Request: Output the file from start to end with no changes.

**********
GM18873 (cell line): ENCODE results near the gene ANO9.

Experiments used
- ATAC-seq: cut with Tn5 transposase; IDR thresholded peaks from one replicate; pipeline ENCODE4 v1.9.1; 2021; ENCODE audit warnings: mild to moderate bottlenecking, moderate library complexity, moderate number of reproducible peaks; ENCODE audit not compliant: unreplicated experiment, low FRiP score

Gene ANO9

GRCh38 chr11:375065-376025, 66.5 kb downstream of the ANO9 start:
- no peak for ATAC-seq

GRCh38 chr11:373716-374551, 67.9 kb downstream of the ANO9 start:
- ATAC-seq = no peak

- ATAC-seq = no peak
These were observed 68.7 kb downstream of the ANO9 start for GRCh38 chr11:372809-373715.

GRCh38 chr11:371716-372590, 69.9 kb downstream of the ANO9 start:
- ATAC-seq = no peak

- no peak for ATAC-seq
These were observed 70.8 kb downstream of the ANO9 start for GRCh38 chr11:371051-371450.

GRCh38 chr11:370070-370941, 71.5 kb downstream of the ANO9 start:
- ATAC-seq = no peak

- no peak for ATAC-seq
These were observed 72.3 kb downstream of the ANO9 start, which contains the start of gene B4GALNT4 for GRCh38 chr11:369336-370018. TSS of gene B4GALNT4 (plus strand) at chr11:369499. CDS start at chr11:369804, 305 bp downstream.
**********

GM18873 (cell line): ENCODE results near the gene ANO9.

Experiments used
- ATAC-seq: cut with Tn5 transposase; IDR thresholded peaks from one replicate; pipeline ENCODE4 v1.9.1; 2021; ENCODE audit warnings: mild to moderate bottlenecking, moderate library complexity, moderate number of reproducible peaks; ENCODE audit not compliant: unreplicated experiment, low FRiP score

Gene ANO9

GRCh38 chr11:375065-376025, 66.5 kb downstream of the ANO9 start:
- no peak for ATAC-seq

GRCh38 chr11:373716-374551, 67.9 kb downstream of the ANO9 start:
- ATAC-seq = no peak

- ATAC-seq = no peak
These were observed 68.7 kb downstream of the ANO9 start for GRCh38 chr11:372809-373715.

GRCh38 chr11:371716-372590, 69.9 kb downstream of the ANO9 start:
- ATAC-seq = no peak

- no peak for ATAC-seq
These were observed 70.8 kb downstream of the ANO9 start for GRCh38 chr11:371051-371450.

GRCh38 chr11:370070-370941, 71.5 kb downstream of the ANO9 start:
- ATAC-seq = no peak

- no peak for ATAC-seq
These were observed 72.3 kb downstream of the ANO9 start, which contains the start of gene B4GALNT4 for GRCh38 chr11:369336-370018. TSS of gene B4GALNT4 (plus strand) at chr11:369499. CDS start at chr11:369804, 305 bp downstream.